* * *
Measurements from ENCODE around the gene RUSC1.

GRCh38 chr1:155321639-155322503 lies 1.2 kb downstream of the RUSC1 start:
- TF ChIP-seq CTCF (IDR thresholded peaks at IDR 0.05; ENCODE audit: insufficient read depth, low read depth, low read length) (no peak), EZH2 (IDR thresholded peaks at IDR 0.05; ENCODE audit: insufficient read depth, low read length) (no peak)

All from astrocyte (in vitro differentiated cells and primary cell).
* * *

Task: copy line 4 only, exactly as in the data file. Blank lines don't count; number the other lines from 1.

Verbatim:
All from astrocyte (in vitro differentiated cells and primary cell).